Highly Logical! 'Star Trek'-Inspired Vulcan Ale Makes US Debut
Vulcan Ale, a beer inspired by Star Trek, has made its way to the United States.
Credit: Federation of Beer

BROOKLYN, N.Y. — Even a veteran Starfleet officer would have a hard time turning down a pint of Vulcan Ale, a new "Star Trek"-inspired IPA perfect for a crisp autumn night of stargazing.

In "The Conscience of the King," the 13th episode of the original series of "Star Trek," Dr. McCoy asks Mr. Spock if he'd care for a drink. "My father's race was spared the dubious benefits of alcohol," the stoic half-Vulcan replies. But perhaps he would make a rare exception for Vulcan Ale, the latest "Star Trek"-themed Federation of Beer collaboration.

I had a chance to boldly go where no Starfleet officer has (presumably) been before: an October launch party for the new beer at The Way Station, a "Doctor Who"-themed bar in Brooklyn's Prospect Heights. This marked the first time the beer was available in the United States. While it's only logical to discuss the beer itself, a few words about how the beverage came to be might help set the scene. [Ring in Oktoberfest with These Space Beers]

Federation of Beer is not a brewer, but rather a marketing outfit that specializes in beer. Back in 2012, Federation of Beer co-founder Vern Raincock had the idea to make a "Star Trek"-themed beer, and used his knowledge of the industry to do so. The original Vulcan Ale was an Irish red ale from Harvest Moon Brewing Co. in Montana. The new iteration, Vulcan Ale — The Genesis Effect, comes from the Shmaltz Brewery in upstate New York. (Shmaltz also brews the delightfully irreverent He'brew beer.)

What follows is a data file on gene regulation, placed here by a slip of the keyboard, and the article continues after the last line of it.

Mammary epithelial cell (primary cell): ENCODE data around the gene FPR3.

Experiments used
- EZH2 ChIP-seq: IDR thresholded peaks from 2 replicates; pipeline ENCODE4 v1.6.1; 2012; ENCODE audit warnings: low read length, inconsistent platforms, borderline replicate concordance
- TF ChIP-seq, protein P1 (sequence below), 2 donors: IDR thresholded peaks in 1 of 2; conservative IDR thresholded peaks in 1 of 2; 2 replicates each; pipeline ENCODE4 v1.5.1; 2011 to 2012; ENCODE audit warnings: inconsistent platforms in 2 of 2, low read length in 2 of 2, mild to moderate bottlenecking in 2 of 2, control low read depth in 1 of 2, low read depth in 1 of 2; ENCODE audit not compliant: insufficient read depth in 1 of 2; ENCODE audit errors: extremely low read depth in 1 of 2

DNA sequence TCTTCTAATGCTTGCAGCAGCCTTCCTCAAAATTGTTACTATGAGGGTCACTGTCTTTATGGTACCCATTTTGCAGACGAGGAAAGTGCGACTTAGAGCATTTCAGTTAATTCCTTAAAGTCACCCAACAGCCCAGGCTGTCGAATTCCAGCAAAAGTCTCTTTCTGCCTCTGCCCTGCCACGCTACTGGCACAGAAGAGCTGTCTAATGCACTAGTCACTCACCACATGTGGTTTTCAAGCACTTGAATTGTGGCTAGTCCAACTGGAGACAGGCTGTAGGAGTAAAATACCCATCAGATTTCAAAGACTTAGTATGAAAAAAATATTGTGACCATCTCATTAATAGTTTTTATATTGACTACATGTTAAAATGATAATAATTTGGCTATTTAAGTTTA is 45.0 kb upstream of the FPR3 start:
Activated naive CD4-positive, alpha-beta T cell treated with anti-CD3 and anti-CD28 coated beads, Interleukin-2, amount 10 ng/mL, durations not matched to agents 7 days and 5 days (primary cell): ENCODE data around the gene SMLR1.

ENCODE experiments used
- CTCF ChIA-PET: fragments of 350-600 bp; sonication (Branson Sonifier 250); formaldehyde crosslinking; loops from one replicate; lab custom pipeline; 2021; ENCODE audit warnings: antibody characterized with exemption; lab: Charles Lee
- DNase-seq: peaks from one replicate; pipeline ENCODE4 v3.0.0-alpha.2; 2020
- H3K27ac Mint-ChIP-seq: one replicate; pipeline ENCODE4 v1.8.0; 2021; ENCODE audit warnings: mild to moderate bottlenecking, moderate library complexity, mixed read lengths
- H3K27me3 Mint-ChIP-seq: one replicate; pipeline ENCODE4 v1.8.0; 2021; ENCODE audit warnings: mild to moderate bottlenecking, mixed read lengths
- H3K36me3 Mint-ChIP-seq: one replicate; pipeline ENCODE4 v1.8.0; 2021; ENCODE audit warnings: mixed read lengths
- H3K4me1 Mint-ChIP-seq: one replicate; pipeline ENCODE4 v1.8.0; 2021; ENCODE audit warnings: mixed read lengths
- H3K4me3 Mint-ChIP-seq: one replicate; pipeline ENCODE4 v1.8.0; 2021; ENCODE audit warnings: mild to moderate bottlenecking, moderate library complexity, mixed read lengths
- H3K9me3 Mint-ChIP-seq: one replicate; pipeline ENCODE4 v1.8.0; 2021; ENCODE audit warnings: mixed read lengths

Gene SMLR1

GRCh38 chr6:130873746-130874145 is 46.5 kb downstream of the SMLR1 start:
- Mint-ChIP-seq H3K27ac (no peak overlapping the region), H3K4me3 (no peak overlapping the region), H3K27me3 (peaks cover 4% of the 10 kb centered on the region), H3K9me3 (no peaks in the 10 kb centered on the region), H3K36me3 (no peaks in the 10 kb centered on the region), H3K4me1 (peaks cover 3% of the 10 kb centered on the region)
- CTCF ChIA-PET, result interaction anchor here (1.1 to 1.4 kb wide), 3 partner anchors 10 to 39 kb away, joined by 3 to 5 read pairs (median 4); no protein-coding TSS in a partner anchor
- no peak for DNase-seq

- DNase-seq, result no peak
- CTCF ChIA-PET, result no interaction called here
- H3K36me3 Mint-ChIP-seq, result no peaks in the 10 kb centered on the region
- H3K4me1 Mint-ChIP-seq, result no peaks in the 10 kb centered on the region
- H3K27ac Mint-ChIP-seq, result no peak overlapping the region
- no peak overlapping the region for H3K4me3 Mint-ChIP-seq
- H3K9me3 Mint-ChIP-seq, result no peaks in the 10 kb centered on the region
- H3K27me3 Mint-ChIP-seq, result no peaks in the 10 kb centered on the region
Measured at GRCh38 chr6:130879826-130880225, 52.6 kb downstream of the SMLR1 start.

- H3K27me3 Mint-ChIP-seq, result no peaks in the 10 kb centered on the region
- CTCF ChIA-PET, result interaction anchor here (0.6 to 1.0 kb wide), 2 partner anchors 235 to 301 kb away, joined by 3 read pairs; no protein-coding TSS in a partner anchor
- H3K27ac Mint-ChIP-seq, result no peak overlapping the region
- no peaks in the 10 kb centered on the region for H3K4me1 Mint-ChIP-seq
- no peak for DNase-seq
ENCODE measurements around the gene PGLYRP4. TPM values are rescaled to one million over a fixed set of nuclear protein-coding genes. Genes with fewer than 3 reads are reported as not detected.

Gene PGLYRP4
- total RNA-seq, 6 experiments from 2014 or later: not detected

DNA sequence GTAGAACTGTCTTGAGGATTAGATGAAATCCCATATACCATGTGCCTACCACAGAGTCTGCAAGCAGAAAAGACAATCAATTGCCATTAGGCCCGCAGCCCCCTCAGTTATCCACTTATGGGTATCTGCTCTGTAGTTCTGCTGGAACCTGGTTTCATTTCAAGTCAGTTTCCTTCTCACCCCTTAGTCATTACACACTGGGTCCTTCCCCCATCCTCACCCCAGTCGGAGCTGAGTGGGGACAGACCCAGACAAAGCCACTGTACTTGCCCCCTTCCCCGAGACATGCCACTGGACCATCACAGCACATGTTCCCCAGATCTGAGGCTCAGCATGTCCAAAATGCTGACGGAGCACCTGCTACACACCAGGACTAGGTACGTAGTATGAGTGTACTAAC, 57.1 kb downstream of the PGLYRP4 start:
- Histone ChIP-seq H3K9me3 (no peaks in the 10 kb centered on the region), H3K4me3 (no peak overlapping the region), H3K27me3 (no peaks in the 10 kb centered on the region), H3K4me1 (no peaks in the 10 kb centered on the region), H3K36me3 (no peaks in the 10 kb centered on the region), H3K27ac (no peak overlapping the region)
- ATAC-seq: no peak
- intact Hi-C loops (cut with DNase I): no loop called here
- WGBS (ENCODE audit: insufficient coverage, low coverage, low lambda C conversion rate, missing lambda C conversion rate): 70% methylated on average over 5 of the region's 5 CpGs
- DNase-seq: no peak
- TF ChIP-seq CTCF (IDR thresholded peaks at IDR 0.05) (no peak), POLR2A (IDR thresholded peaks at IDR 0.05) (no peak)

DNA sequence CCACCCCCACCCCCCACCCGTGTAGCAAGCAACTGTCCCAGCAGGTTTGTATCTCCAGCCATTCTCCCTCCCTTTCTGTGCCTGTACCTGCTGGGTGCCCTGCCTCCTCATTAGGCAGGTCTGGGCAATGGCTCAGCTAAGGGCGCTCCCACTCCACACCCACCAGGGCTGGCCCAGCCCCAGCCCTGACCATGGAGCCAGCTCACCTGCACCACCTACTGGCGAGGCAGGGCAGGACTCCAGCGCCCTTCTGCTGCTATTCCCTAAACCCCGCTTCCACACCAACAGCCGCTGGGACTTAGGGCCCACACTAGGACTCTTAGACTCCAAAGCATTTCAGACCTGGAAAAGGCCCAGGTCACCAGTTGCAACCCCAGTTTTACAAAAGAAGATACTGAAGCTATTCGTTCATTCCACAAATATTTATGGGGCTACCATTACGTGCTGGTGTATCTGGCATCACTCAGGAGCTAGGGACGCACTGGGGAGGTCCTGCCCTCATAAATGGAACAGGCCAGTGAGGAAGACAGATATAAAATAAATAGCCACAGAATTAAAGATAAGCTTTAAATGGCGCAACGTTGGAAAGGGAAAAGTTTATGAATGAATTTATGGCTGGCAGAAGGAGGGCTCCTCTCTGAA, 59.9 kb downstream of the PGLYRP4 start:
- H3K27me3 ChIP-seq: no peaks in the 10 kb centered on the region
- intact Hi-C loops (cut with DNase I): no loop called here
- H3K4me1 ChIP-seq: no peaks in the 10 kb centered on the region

The author poses with Vulcan Ale during a launch party on Oct. 5.
The author poses with Vulcan Ale during a launch party on Oct. 5.
Credit: Marshall Honorof

When I asked Raincock why he wanted to create Vulcan Ale, he simply responded, "It was logical," in true Vulcan fashion. While brewing, distributing and consuming beer is not exactly the same thing as exploring the galaxy in a starship, Raincock still saw some similarities between the two. For both enterprises, you need courage, curiosity and good friends backing you up, he said.

Vulcan Ale — the Genesis Effect is a red IPA, and as such, it's a fairly hoppy beer. (Appropriately enough, some of the hops included in the brew are called Galaxy, Warrior and Comet.) However, the hops are not overwhelming, and it has a rich, slightly sweet flavor underneath. Like most red ales, The Genesis Effect has a full body but feels surprisingly drinkable, even to this Starfleet cadet's lager-seasoned palate. The only part of the beer that I didn't find pleasant was the aftertaste — more flowery hops, although this will be a plus rather than a minus to the IPA crowd.

I also spoke with Andy Heidel, owner of The Way Station, who eagerly volunteered his space for the beer's U.S. debut. "We have the best collection of nerds in the tristate area," he said, gesturing to the packed bar full of costumed patrons watching (and quoting) "Star Trek II: The Wrath of Khan." "We all grew up with Star Trek in one form or another," he said.

I pointed to the TARDIS-shaped bathroom in the back and asked whether Heidel himself prefers "Star Trek" or "Doctor Who." "They're entirely different animals," he replied with Sarek-like diplomacy. 'Doctor Who' is fantasy-set in a sci-fi world. Star Trek is pure sci-fi."

A fascinating response.

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